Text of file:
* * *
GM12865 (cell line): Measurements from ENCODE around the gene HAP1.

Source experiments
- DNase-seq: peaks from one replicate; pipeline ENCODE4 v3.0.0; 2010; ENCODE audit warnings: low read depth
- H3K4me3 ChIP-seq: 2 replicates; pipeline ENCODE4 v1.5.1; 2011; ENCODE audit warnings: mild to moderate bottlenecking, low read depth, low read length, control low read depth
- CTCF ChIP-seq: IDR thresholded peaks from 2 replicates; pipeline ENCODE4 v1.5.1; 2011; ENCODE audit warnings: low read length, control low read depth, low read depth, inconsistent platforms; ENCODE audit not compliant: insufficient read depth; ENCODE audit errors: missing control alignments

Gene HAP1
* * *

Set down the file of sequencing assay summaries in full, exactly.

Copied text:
GM12865 (cell line): Measurements from ENCODE around the gene HAP1.

Source experiments
- DNase-seq: peaks from one replicate; pipeline ENCODE4 v3.0.0; 2010; ENCODE audit warnings: low read depth
- H3K4me3 ChIP-seq: 2 replicates; pipeline ENCODE4 v1.5.1; 2011; ENCODE audit warnings: mild to moderate bottlenecking, low read depth, low read length, control low read depth
- CTCF ChIP-seq: IDR thresholded peaks from 2 replicates; pipeline ENCODE4 v1.5.1; 2011; ENCODE audit warnings: low read length, control low read depth, low read depth, inconsistent platforms; ENCODE audit not compliant: insufficient read depth; ENCODE audit errors: missing control alignments

Gene HAP1